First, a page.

A ground-breaking new type of facility that provides financing, technical assistance and market advice to climate technology SMEs, will be established by infoDev in Nairobi, Kenya.
Speaking at a DANIDA-sponsored conference, ‘Green Growth in Kenya’, Andrew Steer, The World Bank’s Special Envoy for Climate Change, said the anticipated global network of 30 CICs may generate 240,000 jobs globally, and harness the creative spark of entrepreneurs to “transform climate challenges into market opportunities”.
Developing countries are most threatened by climate change, yet lag in their capacity to transfer, develop and deploy innovative climate technologies. The CIC, spearheaded by the Royal Danish Embassy (DANIDA) and infoDev, will cultivate Kenya’s climate technology entrepreneurs, boost industry competitiveness and job creation, and help the country to respond to the challenges of climate change.
The infoDev Climate Innovation Center will also help transform Kenya to a middle income country, in line with the Government of Kenya’s Vision 2030:
“This initiative will specifically enable Kenya to achieve the essential technological advancement and catalyze innovative technology among small and medium enterprises,” said Alex Alusa, Climate Change Policy Advisor in the Prime Minister’s office.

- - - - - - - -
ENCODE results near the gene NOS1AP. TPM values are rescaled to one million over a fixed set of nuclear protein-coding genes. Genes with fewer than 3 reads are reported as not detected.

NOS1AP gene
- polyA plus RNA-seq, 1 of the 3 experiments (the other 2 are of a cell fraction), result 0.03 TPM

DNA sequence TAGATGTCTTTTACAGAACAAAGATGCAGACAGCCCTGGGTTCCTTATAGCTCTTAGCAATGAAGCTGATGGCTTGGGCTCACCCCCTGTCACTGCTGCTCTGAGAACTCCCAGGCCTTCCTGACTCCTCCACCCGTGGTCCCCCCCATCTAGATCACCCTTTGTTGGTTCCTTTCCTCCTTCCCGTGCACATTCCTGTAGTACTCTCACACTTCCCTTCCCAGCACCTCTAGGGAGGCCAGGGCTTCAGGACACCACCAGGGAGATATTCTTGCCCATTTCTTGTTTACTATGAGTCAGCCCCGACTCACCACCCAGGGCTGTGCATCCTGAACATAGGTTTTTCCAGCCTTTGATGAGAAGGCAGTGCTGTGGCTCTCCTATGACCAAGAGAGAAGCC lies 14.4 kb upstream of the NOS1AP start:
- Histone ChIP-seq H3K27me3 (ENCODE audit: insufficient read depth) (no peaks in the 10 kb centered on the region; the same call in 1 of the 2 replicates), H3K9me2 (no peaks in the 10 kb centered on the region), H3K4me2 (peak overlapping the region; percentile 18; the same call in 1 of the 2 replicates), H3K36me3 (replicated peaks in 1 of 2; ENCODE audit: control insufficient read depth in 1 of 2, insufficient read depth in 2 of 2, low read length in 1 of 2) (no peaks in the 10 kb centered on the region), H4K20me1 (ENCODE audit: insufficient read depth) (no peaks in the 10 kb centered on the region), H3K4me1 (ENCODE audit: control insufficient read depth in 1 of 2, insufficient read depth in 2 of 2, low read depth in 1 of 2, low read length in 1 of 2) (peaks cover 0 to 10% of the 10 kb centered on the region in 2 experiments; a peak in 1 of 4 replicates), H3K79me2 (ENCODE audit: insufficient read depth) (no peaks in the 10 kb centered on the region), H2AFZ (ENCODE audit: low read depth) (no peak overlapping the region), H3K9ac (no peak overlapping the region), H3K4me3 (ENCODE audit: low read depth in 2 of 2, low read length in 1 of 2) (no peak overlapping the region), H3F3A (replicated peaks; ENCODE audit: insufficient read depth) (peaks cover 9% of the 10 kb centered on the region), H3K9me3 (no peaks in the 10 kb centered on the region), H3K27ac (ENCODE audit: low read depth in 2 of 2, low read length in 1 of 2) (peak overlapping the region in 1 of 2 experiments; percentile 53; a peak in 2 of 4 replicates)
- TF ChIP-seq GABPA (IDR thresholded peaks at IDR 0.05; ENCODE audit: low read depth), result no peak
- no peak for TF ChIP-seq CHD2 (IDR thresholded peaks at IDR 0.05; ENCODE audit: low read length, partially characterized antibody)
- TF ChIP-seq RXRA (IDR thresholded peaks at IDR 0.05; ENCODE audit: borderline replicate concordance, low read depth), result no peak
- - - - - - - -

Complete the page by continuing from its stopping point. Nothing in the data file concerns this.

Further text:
In the first five years, the CIC is expected to create more than 70 sustainable climate technology businesses, generating some 4,600 direct and indirect jobs. Over the next decade, it is estimated that it will help create over 24,000 jobs in Kenya.
The CIC works by providing targeted financing and capacity building to entrepreneurs and small and medium enterprises (SMEs) to scale up and deploy innovative clean technology solutions that meet local needs and create local jobs. This model was developed with over 150 Kenyan stakeholders, and builds on infoDev’s successful experience supporting SMEs in information and communications technologies.
Kenya needs ‘green growth’. The country has patchy electrification, expensive conventional energy, water shortages, and increasing pressure on agriculture caused by climate variability. On top of all this, Kenya has a 40% unemployment rate.
“The private sector has a pivotal role in the economy, contributing to 80 percent of Kenya’s GDP. The CIC will assist Kenya’s 1.7 million informal SMEs and community entrepreneurs to compete in one of the most promising sectors of the 21st century while helping to provide critical solutions to the needs of the rural poor.” said Geert Aagaard Andersen, Danish Ambassador to Kenya.
The Kenyan CIC will be the first of many. infoDev’s vision is to build a global network of 30 Centers to:
· Create over 2,400 enterprises
· Generate 240,000 direct and indirect jobs
· Install 3000 MW of off-grid energy capacity
· Provide energy access to over 28 million people
· Deliver clean water to over 10 million households, and
· Mitigate 65 million tons of CO2.
For more information on infoDev’s Climate Technology program, please visit www.infodev.org/climate